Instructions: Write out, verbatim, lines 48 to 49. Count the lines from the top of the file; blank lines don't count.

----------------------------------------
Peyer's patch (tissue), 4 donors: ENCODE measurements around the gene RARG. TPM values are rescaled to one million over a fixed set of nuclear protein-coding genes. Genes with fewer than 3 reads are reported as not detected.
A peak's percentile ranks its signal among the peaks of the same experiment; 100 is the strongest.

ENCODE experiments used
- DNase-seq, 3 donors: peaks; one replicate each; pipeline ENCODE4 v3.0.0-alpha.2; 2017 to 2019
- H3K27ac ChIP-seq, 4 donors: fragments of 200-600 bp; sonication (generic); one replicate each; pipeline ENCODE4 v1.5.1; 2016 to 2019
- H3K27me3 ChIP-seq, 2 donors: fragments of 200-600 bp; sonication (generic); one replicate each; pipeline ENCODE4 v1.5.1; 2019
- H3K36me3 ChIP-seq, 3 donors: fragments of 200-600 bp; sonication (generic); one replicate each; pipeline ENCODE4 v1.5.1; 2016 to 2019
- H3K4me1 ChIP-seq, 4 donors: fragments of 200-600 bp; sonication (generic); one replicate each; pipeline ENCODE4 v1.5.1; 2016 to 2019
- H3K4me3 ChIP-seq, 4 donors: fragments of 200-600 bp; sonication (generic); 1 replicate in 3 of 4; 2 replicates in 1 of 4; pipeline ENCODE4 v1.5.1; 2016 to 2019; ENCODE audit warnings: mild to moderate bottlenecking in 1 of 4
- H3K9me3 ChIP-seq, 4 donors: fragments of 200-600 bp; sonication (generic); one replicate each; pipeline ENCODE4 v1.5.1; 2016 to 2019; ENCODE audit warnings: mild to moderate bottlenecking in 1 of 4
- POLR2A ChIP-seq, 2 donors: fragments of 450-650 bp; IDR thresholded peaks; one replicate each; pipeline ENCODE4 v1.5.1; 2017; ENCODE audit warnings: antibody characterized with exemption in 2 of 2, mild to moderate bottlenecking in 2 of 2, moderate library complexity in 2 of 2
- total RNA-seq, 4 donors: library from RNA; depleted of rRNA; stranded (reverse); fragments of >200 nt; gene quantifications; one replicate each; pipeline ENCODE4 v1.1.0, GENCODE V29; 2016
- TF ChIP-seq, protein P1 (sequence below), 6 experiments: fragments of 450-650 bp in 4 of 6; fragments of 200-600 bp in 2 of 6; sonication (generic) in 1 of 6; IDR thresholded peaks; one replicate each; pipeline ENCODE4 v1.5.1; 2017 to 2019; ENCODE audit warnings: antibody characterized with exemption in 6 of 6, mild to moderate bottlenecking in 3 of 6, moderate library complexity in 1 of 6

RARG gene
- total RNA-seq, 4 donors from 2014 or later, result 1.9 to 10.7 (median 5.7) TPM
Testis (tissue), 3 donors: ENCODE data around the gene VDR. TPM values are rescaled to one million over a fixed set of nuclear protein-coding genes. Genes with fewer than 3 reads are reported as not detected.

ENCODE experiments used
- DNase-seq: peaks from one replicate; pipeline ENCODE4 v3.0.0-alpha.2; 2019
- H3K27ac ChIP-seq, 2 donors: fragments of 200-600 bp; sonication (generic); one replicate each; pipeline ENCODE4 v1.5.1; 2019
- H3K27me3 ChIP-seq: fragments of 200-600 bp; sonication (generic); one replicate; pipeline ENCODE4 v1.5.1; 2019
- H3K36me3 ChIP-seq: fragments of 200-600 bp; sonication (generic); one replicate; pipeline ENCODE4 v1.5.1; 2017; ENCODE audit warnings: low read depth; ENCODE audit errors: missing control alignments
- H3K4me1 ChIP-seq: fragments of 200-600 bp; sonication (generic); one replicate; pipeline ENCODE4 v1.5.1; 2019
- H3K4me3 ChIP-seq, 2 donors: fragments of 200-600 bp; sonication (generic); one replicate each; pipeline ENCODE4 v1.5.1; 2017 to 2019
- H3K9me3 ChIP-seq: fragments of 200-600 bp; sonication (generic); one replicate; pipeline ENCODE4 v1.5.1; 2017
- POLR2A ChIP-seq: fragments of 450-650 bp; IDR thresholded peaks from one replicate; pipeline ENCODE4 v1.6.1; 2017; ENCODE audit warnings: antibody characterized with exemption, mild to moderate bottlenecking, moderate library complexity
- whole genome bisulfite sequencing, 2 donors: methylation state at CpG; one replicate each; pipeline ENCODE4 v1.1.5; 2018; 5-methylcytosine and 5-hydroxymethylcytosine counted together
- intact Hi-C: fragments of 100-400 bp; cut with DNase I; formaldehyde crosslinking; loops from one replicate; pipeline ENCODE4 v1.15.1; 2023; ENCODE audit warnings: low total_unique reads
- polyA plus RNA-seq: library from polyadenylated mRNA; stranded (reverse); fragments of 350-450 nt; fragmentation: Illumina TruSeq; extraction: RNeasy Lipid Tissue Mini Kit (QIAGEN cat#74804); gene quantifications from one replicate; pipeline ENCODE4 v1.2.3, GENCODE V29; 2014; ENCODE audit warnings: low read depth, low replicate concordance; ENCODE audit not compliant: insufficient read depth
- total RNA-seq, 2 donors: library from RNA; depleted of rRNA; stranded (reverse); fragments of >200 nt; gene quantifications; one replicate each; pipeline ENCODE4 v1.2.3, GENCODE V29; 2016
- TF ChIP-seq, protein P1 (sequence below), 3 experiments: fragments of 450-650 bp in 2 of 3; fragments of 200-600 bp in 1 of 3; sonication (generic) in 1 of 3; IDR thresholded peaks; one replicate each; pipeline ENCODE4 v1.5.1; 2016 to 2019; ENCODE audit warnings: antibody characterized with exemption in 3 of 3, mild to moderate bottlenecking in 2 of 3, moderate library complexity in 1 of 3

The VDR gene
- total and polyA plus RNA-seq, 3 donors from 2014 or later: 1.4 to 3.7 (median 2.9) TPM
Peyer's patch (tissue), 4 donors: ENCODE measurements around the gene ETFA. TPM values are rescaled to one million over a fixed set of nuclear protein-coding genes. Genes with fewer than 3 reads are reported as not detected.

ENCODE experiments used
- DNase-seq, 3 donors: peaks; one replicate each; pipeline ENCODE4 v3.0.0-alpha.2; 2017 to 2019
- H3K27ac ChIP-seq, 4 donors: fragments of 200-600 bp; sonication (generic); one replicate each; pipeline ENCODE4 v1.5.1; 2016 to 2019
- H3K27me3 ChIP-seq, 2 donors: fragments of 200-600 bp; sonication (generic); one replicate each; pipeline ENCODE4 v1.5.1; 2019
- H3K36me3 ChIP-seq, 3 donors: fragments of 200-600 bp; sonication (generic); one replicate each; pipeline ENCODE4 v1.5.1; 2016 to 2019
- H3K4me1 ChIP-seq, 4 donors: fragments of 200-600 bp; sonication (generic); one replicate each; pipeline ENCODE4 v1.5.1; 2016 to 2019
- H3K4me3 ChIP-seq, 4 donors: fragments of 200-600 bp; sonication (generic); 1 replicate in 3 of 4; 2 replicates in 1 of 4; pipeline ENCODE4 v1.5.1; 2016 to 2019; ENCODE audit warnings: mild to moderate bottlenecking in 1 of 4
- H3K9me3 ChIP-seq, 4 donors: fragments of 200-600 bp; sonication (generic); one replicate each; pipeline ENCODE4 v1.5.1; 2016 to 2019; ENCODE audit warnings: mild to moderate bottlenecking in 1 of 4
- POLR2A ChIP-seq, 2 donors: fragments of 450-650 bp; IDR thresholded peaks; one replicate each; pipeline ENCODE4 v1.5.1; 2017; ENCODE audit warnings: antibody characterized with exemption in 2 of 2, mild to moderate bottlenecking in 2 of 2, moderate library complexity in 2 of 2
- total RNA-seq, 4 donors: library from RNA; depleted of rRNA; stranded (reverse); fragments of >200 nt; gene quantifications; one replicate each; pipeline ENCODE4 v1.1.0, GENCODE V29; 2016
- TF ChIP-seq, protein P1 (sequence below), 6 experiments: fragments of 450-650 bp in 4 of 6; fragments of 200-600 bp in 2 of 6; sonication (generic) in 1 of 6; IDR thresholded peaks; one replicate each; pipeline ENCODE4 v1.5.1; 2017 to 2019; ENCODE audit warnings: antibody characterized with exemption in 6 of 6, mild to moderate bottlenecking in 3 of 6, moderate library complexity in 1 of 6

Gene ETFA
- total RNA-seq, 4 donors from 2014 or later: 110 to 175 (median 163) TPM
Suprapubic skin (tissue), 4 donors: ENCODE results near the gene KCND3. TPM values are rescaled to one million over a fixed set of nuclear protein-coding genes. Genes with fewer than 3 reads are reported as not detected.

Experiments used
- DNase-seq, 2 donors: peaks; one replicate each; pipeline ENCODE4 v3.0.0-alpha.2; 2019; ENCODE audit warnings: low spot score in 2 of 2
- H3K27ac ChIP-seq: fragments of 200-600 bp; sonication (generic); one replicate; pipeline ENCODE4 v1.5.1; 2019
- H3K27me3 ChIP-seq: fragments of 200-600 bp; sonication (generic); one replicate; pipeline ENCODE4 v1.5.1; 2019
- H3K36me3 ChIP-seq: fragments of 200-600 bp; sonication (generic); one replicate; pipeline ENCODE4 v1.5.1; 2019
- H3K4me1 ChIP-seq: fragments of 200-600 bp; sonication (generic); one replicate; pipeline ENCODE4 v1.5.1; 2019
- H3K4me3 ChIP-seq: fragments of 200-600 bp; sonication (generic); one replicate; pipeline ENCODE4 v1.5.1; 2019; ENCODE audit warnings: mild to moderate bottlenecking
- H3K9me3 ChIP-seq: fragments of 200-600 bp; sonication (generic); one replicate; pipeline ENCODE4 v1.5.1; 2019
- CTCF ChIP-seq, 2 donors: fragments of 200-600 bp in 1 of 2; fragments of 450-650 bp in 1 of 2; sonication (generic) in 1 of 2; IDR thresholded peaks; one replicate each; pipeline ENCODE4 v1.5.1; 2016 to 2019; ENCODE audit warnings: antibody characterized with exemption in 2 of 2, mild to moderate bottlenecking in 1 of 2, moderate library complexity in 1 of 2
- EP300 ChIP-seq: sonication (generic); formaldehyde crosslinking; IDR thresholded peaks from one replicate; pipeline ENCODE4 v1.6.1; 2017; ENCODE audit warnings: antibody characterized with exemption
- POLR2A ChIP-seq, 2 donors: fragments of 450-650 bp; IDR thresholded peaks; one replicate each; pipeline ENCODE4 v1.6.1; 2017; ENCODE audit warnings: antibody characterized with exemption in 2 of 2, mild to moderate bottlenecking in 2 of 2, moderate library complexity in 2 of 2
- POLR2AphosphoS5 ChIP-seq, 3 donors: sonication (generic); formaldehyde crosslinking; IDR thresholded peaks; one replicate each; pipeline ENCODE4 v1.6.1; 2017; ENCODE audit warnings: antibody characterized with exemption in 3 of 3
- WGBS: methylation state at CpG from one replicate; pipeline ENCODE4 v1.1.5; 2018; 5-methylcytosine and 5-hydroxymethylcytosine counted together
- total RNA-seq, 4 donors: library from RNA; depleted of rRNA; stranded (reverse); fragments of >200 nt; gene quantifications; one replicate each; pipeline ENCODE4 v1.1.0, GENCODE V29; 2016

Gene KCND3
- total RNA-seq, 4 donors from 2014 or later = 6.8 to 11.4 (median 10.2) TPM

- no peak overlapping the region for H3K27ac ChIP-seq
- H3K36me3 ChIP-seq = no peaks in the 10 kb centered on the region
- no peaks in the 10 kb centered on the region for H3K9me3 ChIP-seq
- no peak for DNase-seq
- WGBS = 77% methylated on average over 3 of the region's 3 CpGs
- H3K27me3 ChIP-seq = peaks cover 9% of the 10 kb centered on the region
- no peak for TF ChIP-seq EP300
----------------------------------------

Experiments used
- DNase-seq, 2 donors: peaks; one replicate each; pipeline ENCODE4 v3.0.0-alpha.2; 2019; ENCODE audit warnings: low spot score in 2 of 2